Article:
My fiancée and I are moving from Switzerland (residency and nationality: Switzerland) to Vancouver, BC, Canada in a week or so for five years with a student visa. The issue is that my fiancée might not receive her visa on time.

I first thought it won't be an issue, she will enter as a tourist and then travel back and forth to the USA (she already paid for an ESTA) to re-enter Canada with her visa once she has received it (her visa application will very probably be accepted). However I am scared that because we only booked a one-way flight (we already bought the tickets) customs officers might not allow her to enter Canada as a tourist. Am I right to be scared? What should we do to ensure we won't have any bad surprise at our arrival in Vancouver?

  • A thought that occurred just now .... if your fiancee has applied for her visa and is awaiting the decision, where is her passport right now? Not sure how Canada works, but most of the time when I apply for a visa, I have to send my passport in with the application form.
    – user13044
    Commented Aug 1, 2014 at 18:51
  • @Tom The application is online. We only need to send scans of the passport so this is not an issue. thanks
    – Remi.b
    Commented Aug 1, 2014 at 23:59

3 Answers 3


If I was a customs officer and I saw one person has a visa to stay, and the other does not but bought a one way ticket I would most certainly assume that person planned to stay. And in fact, she does. Don't start your time here with a lie. Call whoever is processing her visa and ask what to do. She may have to change her flights and stay back until the paperwork comes through. While this is irritating, it sure beats the alternative.

If she tries going without the right visa, it might just work. But you might instead find:

  • she can't board, you have to fly without her and she has to figure out where to stay (since you've presumably given up your apartment) while she waits for the visa
  • she boards, but isn't let in and has to fly back without you. They don't hold it against her so she can come back once the visa clears
  • she boards, isn't let in, and a note is left keeping her out for a year or even forever. This is unlikely but it could happen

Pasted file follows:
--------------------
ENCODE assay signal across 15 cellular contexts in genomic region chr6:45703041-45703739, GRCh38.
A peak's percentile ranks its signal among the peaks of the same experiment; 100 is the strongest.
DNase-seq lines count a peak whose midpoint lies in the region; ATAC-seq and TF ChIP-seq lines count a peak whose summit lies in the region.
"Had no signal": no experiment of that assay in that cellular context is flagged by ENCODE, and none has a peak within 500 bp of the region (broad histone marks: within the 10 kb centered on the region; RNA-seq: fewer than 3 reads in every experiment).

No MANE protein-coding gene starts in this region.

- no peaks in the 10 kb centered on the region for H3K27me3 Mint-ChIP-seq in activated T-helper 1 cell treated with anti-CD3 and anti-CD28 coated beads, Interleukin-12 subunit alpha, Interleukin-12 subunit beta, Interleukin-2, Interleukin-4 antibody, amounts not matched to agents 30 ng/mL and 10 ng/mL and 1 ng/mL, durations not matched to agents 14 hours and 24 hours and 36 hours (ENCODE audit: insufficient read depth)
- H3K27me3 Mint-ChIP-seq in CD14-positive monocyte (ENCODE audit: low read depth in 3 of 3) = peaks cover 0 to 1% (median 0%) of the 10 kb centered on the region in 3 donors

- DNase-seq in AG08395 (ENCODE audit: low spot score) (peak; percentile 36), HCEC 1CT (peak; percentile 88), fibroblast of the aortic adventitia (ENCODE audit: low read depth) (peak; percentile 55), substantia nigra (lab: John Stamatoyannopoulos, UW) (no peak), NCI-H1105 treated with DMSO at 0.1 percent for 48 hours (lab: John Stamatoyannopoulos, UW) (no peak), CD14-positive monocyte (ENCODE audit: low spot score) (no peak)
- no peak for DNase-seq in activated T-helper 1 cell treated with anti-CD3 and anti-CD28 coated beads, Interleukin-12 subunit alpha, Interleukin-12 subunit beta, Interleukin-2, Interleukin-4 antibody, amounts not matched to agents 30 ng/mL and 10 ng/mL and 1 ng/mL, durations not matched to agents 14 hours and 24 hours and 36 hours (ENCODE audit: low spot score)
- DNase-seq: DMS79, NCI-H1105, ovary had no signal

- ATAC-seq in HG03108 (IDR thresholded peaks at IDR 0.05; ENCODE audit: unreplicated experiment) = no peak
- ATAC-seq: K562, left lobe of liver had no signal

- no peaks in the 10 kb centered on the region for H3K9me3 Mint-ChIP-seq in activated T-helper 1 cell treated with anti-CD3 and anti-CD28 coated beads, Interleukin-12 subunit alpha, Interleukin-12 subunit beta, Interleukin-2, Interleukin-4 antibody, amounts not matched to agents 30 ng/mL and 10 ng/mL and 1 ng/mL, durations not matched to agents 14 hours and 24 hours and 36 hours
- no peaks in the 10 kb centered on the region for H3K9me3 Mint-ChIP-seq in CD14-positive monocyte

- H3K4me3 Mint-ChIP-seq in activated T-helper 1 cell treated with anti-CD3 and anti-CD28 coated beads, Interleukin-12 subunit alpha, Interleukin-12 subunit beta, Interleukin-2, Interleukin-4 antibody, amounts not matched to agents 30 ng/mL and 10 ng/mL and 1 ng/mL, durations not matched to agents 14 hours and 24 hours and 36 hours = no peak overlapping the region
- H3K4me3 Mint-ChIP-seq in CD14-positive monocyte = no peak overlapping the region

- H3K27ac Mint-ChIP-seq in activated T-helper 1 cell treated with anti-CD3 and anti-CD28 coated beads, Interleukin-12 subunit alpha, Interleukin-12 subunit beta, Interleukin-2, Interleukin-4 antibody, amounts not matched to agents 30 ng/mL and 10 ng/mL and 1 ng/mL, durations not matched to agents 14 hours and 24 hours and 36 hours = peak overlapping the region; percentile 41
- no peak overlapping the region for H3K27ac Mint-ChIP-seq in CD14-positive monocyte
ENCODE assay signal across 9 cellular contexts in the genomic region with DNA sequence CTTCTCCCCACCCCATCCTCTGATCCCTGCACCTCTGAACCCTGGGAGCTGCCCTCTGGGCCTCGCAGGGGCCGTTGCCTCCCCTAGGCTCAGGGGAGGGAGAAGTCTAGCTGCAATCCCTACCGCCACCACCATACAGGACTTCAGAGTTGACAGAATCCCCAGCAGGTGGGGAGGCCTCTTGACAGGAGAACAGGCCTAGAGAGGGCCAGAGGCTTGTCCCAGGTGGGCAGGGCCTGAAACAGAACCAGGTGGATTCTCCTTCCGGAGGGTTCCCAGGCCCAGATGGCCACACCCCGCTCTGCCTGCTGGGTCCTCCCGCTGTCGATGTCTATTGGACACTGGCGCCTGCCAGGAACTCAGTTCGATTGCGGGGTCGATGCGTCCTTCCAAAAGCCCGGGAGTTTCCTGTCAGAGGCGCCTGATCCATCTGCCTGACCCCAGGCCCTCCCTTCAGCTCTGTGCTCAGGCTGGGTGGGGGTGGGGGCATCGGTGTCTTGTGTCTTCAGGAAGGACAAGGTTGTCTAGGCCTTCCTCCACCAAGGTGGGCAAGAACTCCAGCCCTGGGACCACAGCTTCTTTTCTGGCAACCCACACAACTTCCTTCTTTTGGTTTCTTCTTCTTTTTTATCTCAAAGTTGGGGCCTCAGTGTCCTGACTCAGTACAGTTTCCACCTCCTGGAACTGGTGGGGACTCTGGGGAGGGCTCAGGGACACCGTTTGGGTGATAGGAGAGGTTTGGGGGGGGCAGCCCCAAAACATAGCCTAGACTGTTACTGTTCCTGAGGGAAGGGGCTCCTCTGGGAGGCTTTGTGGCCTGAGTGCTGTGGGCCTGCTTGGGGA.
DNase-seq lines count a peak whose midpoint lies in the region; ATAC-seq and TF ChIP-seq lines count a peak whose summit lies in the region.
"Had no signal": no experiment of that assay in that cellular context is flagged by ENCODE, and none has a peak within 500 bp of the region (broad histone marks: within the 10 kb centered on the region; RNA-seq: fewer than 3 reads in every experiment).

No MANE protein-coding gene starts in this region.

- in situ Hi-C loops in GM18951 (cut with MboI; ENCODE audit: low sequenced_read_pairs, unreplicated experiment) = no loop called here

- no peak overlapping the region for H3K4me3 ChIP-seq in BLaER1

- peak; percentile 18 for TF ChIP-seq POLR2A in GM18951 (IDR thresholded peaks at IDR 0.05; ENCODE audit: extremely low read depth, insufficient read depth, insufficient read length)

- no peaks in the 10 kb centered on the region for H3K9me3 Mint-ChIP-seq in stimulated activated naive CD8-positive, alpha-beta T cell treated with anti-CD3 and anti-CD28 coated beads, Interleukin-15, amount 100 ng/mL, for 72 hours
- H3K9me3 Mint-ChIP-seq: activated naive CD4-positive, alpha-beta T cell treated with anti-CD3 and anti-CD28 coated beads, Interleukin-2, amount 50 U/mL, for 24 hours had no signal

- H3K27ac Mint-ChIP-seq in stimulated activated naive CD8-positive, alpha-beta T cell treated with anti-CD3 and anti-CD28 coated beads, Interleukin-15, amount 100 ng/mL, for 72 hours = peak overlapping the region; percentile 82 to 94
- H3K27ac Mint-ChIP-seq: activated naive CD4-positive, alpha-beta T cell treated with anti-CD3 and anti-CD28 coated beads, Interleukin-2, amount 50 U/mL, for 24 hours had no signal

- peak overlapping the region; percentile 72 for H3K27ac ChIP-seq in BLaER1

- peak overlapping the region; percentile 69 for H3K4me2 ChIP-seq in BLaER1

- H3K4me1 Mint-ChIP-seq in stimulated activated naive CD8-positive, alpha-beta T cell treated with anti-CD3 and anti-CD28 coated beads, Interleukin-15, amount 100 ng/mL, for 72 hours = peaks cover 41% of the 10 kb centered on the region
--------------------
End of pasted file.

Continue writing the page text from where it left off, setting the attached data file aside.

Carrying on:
Compared to these choices, her staying back for a week or two seems like a much safer option. But followup with whoever is issuing it - maybe it will arrive just in time, or you can speed things up by travelling somewhere in the next few days to pick it up.

  • 4
    "Don't start your time here with a lie." - I cannot find any indication in the question that the OP's fiancée is intending to pretend she is actually there as a tourist, rather than stating truthfully that she would like to enter legally as a tourist only at first, because the Canadian agency responsible for her visa did not complete it in time. Commented Aug 1, 2014 at 6:57
  • 2
    @O.R.Mapper they're moving in on a resident visa, yet he suggests she may try to get in as a tourist instead (maybe they think tourists need no visa to enter Canada).
    – jwenting
    Commented Aug 1, 2014 at 7:48
  • 4
    @jwenting: If you go to Canada as a Swiss tourist you don't right? Commented Aug 1, 2014 at 8:04
  • @DavidMulder I don't know, I guess they have something akin to the US where some countries are excempt from certain visa requirements.
    – jwenting
    Commented Aug 1, 2014 at 8:19
  • 3
    @O.R.Mapper: Though if she were to do that she should make it extremely clear she has the money to book a return flight in case she doesn't get the visa and make clear she intends to leave if she doesn't get it. Commented Aug 1, 2014 at 9:03

Actually your first concern will be the airline, as rules require them to make sure you have the correct documentation to enter Canada BEFORE they let you on the plane. It is entirely possible that they could prohibit your girlfriend from flying.

Once you get to Canada, it is a crap shoot, they may simply take her word that she is visiting only for a few weeks or they could ask about her return flight.

If you haven't bought your tickets, you could buy a round trip for her (which often cost the same as a one way), which will satisfy the immigration rules and then postpone the return date or simply cancel it.

  • Thanks for your answer. We actually already bought the one-way flight ticket!
    – Remi.b
    Commented Jul 31, 2014 at 12:51
  • May be you can buy a refundable ticket? In most cases, you will get 90% of the ticket price and will cost ~50 USD for the refundable option.
    – AKS
    Commented Jul 31, 2014 at 15:30
  • "they may simply take her word that she is visiting only for a few weeks" - Where in the question does the OP say that the fiancée is going to pretend that? Commented Aug 1, 2014 at 6:58
  • @OR Mapper - She has a one way ticket, no residency visa, plans to go to the USA once her visa is approved and then return. So it is a fairly safe assumption this process would happen within a few weeks.
    – user13044
    Commented Aug 1, 2014 at 18:49

From the FAQ of the Canadian Embassy in Austria:

I do not have a return ticket. Can I travel to Canada with a one-way ticket?

We strongly recommend that travellers who enter as tourists present a return ticket upon entry into Canada, but this is not a legal requirement. Port of Entry officers may want to see proof that the person entering Canada will leave before expiry of their authorized period of stay.

If you are the holder of a work or study permit, you generally do not need a return ticket. At the port of entry in Canada you might have to prove that you are able to fund your return flight.

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